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able actually adventure America appeared arrived asked began body Boston called carried charter church colony coming continent course cross determined early England English entered expedition explorers fact Father feeling followed France French gave give given gold Governor hands heard heart hope hundred imagination Indians interest island Italy King known Lake land leader leaving Libraries lived look lost March marked Massachusetts mind nature never ocean passed peace perhaps persons poet possession probably Raleigh region returned river sailed seemed seen sent ships shore side soon stirred story STREET success suppose taken tell things thought tion told took town Travel trees turn vessels volume waters West White women wonderful woods young
Page 110 - To sit on rocks, to muse o'er flood and fell, To slowly trace the forest's shady scene, Where things that own not man's dominion dwell, And mortal foot hath ne'er or rarely been ; To climb the trackless mountain all unseen, With the wild flock that never needs a fold ; Alone o'er steeps and foaming falls to lean ; This is not solitude ; 'tis but to hold Converse with Nature's charms, and view her stores unroll'd.
Page 139 - Some put their trust in chariots, and some in horses ; but we will remember the Name of the LORD our God. 8 They are brought down, and fallen; but we are risen and stand upright. 9 Save, LORD; and hear us, O King of heaven, when we call upon thee.
Page 163 - For force of will and vast conceptions; for various knowledge, and quick adaptation of his genius to untried circumstances ; for a sublime magnanimity, that resigned itself to the will of Heaven, and yet triumphed over affliction by energy of purpose and unfaltering hope — he had no superior among his countrymen.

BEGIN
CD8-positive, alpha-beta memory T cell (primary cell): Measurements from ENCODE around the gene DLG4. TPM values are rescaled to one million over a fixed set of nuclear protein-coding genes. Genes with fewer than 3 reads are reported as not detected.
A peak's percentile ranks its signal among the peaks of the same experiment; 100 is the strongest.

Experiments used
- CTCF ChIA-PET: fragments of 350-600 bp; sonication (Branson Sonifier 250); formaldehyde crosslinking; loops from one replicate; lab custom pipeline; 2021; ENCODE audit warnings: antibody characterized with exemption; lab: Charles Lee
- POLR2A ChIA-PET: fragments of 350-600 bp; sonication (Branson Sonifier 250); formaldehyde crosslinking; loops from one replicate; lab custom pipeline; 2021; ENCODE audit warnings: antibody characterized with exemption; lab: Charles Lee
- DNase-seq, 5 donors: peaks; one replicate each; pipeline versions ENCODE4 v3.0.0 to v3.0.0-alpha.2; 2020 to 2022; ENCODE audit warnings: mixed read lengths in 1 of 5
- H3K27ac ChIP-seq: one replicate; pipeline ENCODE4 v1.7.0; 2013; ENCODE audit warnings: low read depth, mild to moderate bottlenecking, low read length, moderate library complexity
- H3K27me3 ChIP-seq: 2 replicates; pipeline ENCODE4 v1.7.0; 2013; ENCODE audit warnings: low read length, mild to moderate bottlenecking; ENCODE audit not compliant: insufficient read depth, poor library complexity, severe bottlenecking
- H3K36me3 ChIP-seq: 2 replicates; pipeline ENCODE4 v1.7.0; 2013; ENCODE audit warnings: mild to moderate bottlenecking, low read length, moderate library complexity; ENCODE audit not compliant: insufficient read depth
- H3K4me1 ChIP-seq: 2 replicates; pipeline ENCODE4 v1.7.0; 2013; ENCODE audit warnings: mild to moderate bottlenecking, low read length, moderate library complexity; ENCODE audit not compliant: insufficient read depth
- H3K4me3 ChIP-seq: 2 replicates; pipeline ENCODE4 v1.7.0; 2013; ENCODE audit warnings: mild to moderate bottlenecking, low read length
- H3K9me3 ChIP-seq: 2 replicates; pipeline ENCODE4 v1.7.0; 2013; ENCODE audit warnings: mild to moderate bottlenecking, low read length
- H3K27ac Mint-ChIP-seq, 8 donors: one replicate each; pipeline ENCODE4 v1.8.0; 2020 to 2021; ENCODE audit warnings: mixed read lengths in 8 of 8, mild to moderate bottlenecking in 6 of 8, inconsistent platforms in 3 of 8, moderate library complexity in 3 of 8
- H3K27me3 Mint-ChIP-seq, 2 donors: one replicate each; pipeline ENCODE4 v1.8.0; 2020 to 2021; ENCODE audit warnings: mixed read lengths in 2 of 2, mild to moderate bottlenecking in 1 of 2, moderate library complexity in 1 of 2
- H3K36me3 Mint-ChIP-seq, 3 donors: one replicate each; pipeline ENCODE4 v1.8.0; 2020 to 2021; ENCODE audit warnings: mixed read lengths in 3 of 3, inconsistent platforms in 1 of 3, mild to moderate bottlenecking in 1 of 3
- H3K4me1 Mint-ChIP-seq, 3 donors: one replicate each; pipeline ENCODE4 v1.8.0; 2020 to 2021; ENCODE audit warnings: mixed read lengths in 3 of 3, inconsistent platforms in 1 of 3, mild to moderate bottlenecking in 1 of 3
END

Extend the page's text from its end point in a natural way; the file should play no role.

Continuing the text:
Page 80 - Britons, you stay too long: Quickly aboard bestow you, And with a merry gale Swell your stretch'd sail With vows as strong As the winds that blow you.
Page 71 - A dreary place would be this earth> Were there no little people in it: The song of life would lose its mirth, Were there no children to begin it...
Page 139 - In the name of the Most High, Mighty, and Redoubted Monarch, Louis, Fourteenth of that name, Most Christian King of France and of Navarre...
Page 137 - O tree with royal purple dight ! Elect on whose triumphal breast Those holy limbs should find their rest ! On whose dear arms, so widely flung, The weight of this world's ransom hung ; The price of human kind to pay, And spoil the spoiler of his prey.
Page 137 - THE Royal Banners forward go ; The Cross shines forth in mystic glow ; Where He in flesh, our flesh Who made, Our sentence bore, our ransom paid.
Page 51 - God's ordinance upon him, even so the vehement persuasion of his friends could nothing avail to divert him from his wilful resolution of going in his frigate; and when he was entreated by the captain, master, and others, his wellwishers in the " Hinde," not to venture, this was his answer — "I will not forsake my little company going homewards, with whom I have passed so many storms and perils.